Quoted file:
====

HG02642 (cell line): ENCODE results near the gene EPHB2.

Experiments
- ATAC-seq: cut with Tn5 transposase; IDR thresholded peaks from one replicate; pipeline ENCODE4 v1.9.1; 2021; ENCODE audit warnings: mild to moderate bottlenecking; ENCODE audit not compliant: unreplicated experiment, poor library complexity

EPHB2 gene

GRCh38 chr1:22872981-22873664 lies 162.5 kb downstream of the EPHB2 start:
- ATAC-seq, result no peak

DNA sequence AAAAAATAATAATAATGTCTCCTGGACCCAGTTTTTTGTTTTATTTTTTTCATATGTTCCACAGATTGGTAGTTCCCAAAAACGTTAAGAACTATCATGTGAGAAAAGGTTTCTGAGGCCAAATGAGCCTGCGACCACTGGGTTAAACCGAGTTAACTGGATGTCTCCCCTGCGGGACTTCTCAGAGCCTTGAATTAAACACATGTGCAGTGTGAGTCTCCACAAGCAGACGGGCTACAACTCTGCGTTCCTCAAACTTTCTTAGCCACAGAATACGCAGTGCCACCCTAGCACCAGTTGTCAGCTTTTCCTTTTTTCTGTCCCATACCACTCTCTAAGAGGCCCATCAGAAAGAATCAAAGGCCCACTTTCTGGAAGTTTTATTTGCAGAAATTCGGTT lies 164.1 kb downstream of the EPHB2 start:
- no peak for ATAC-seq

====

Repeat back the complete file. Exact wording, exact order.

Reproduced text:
HG02642 (cell line): ENCODE results near the gene EPHB2.

Experiments
- ATAC-seq: cut with Tn5 transposase; IDR thresholded peaks from one replicate; pipeline ENCODE4 v1.9.1; 2021; ENCODE audit warnings: mild to moderate bottlenecking; ENCODE audit not compliant: unreplicated experiment, poor library complexity

EPHB2 gene

GRCh38 chr1:22872981-22873664 lies 162.5 kb downstream of the EPHB2 start:
- ATAC-seq, result no peak

DNA sequence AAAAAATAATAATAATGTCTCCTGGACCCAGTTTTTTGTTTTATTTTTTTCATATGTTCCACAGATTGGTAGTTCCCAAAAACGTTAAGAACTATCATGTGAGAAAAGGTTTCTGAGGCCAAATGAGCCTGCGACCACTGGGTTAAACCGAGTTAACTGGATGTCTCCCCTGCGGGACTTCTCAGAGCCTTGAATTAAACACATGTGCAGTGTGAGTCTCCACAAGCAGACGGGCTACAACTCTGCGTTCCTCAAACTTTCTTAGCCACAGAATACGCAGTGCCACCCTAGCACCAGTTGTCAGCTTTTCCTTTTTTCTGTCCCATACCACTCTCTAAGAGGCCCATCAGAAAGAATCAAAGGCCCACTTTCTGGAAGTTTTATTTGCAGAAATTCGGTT lies 164.1 kb downstream of the EPHB2 start:
- no peak for ATAC-seq